‘For this book is the talking voice that runs on, and the thoughts come, the way I said, and the people come too, and come and go, to illustrate the thoughts, to point the moral, to adorn the tale.
Oh talking voice, that is so sweet, how hold you alive in captivity, how point you with commas, semi-colons, dashes, pauses and paragraphs?’
Some books are all about the voice, and never more so than Stevie Smith’s Novel on Yellow Paper. In it, Pompey Casmilus, a cumbersome name hard to reconcile with its mercurial, skipping persona, recounts her life as it occurs to her – we hear about her work as a private secretary, about her days lived tranquilly with her aunt, the noble Lion, her failed love affair with Freddy, who wants the kind of marriage and orthodox existence that fleet-footed, butterfly minded Pompey cannot countenance, and about a moving constellation of friends and acquaintances, even odd German strangers who try to pick her up on trains. (‘So then he leant across, very magnetic in the eyes and said: I know everything you are thinking. Phew-oops dearie, this was a facer, and a grand new opening gambit I’d never heard before. I could only think to say: Well, well, well’.) And no matter what the subject, whether death, religion, Nazi Germany, lost love or Russian drama, Pompey’s voice plays and toys with it, casting it around in her curious combination of slang and quotation and foreign idioms, all thrown in for light-hearted if serious-minded fun. If you like the voice, this is a book you’ll love, but if you don’t like it, then as Pompey herself predicts ‘Foot-on-the-ground person will have his grave grave doubts, and if he is also a smug-pug he will not keep his doubts to himself, he will say: It is not, and it cannot come to good.’
Stevie Smith is best known for her poetry, and perhaps best of all for the poem that begins:
Nobody heard him, the dead man,
But still he lay moaning:
I was much further out than you thought
And not waving but drowning.
I must say that whole tracts of my life would have to pass by unarticulated if I hadn’t had the phrase ‘not waving but drowning’ to hand. This is Stevie Smith’s particular talent, the throwaway remark that lands a hefty punch, a casual joke that reveals something peculiarly profound. Her poems, like her prose, are often superficially artless, catchy as a music hall lyric, bound up with a strange chameleon grace that bends them in and out of different speaking voices. Her life was notably identical to Pompey Casmilus’s – she lived a maiden’s existence with her aunt, having lost her parents early, she was private secretary to two magazine publishers for twenty years, and she had many friends whom she loved dearly and satirized shamelessly. Late on in life she discovered a talent for live poetry reading, where her girlish, charming and expert performances always won over her audience. According to critic Ian Hamilton ‘To hear them chuckling over her cute spiritual despairs was a fine bonus for her old age, and she took particular pleasure in upstaging the beatniks at the avant-garde poetry rallies she for some reason kept getting invited to throughout the 1960s.’ There was enough that was genuine and startling about Smith’s work to hook her reader, but there was a fine, laughing, ludic quality to her writing too, that faced up to hardship and sorrow but never quite took them seriously.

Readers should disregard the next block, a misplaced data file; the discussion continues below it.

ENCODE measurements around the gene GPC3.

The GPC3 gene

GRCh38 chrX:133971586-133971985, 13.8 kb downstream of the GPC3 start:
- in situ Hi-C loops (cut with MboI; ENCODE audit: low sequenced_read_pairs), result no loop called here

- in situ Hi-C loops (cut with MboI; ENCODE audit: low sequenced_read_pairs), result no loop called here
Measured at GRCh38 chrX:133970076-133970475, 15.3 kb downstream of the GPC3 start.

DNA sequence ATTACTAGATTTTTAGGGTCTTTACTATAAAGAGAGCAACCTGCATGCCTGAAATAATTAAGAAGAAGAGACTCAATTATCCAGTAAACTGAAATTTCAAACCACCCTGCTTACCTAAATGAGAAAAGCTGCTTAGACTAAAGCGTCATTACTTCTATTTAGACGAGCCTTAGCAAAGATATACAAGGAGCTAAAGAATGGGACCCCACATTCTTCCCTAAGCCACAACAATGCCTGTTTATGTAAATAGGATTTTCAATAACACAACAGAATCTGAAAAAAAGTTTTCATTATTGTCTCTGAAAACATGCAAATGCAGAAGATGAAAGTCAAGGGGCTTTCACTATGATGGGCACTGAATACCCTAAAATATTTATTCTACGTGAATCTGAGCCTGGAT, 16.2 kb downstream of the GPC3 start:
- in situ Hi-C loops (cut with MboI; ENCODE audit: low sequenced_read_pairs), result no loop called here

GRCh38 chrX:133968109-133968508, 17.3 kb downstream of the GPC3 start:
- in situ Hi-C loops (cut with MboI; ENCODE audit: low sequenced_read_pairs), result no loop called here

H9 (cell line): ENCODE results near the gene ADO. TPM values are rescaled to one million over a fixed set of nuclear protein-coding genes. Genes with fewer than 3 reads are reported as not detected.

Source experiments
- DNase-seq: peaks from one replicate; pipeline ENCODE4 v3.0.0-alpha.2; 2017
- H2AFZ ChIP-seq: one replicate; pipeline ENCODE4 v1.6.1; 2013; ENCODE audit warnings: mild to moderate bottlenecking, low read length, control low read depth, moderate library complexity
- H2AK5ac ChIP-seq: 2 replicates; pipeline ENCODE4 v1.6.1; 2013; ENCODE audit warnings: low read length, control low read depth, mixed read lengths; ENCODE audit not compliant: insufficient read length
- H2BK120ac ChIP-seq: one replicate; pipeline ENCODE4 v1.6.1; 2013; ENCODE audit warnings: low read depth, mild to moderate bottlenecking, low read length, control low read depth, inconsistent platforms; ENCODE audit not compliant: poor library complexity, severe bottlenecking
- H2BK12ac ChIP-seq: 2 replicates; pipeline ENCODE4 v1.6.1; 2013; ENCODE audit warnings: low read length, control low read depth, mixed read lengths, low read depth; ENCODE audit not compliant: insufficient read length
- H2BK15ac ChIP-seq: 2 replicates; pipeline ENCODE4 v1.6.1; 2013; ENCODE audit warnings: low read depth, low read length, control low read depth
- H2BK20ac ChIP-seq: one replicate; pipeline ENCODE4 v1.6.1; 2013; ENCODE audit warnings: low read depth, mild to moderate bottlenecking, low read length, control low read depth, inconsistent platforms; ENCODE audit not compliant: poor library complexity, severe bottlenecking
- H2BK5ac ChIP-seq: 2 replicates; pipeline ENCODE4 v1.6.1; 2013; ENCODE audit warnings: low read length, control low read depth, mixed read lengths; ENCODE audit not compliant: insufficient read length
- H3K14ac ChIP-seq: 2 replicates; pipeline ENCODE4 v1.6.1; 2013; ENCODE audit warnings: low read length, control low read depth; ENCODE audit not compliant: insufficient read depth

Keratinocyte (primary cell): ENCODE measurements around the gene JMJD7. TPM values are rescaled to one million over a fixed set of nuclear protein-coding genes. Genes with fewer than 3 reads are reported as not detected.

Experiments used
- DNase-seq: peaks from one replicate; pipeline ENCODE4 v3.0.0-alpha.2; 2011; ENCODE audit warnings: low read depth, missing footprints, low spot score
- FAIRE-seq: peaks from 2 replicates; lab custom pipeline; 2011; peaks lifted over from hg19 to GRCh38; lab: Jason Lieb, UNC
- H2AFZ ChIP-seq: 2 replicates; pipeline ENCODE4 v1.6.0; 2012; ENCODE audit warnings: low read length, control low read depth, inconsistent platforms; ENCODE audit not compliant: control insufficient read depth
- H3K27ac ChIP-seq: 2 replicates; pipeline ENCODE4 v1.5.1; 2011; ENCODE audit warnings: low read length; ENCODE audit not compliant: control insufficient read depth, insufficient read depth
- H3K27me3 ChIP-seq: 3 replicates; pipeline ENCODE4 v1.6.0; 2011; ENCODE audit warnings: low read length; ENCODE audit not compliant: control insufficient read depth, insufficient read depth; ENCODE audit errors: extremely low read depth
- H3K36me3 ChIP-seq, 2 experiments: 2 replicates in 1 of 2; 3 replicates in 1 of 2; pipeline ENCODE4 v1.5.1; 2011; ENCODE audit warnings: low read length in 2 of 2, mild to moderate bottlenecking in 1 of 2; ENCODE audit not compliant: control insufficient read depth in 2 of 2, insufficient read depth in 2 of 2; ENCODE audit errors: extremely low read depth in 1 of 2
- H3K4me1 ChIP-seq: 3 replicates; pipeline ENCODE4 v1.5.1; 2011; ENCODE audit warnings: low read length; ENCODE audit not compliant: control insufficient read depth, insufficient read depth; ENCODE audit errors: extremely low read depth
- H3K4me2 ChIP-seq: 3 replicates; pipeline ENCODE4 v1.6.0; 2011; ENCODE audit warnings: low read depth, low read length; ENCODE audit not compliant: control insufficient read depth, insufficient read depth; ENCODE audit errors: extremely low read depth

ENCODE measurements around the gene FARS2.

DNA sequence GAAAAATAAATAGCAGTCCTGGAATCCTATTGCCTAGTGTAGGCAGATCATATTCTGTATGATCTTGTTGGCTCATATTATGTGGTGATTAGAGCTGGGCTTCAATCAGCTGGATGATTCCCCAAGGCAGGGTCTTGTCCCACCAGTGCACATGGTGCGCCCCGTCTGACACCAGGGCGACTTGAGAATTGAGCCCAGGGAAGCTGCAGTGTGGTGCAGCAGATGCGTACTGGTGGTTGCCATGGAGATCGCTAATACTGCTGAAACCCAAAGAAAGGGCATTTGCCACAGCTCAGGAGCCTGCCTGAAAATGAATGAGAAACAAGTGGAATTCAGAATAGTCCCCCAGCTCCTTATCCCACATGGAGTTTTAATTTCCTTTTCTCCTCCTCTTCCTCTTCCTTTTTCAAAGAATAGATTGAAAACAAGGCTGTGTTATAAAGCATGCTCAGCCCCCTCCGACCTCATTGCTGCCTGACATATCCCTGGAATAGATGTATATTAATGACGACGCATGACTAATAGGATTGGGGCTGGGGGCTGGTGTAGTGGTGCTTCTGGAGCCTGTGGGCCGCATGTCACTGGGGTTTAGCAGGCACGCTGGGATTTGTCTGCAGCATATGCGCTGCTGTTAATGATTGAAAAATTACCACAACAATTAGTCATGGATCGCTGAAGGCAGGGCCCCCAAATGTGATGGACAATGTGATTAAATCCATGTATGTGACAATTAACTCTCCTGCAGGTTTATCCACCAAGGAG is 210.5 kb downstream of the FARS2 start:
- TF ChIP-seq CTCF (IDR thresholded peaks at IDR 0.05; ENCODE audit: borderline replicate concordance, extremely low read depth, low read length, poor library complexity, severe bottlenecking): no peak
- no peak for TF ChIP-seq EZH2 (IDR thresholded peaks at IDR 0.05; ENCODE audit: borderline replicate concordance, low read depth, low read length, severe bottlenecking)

I really loved this book, although I didn’t always understand it, or follow Pompey’s rollercoaster of thought with sympathy. But she sounded so like my students when they are off on a riff, naïve and knowing, erudite and yet childish. I couldn’t help but laugh at her silly slang and her razor sharp perceptions. I’ll tell you who else she reminded me of, and that’s Gertrude Stein. The singing phrases and contorted yet rhythmic repetitions were so like Stein’s translations of the spoken voice into prose. But Stevie Smith’s preoccupations are far more metaphysical than Stein’s, her voice more lyric and whimsical. By the end of the novel, I felt the key to it was the ‘rhythm of visiting’ that is so precious to Pompey that it prevents her from marrying.
‘I have traveled and come and gone a great deal. I am toute entière visitor. That is what I am being all the time. […] That is the very highest pleasure to me, that it is a visit that comes to an end, that may recur, that may again come to an end and be renewed. The rhythm of visiting is in my blood.’
Inside Pompey’s mind and, therefore, on the yellow pages of her novel, there is nothing but endless visiting, as thoughts and memories arise and go away, some abandoned the moment they get too boring for Pompey to care, some cherished and waved off with regret. No topic may dominate, no emotion or mood may reign supreme. Instead, all is transience and charm and serious distraction. Just like the moment when Pompey’s grief about Nazi Germany is immediately and wholly replaced with book lust when she spots her sleepy train companion abandoning his copy of Lady Chatterley’s Lover. We are all waving and drowning, waving and drowning, on an endless loop, Stevie Smith suggests, and if we can permit ourselves to grow accustomed to it, that very ambivalence may be our saving grace.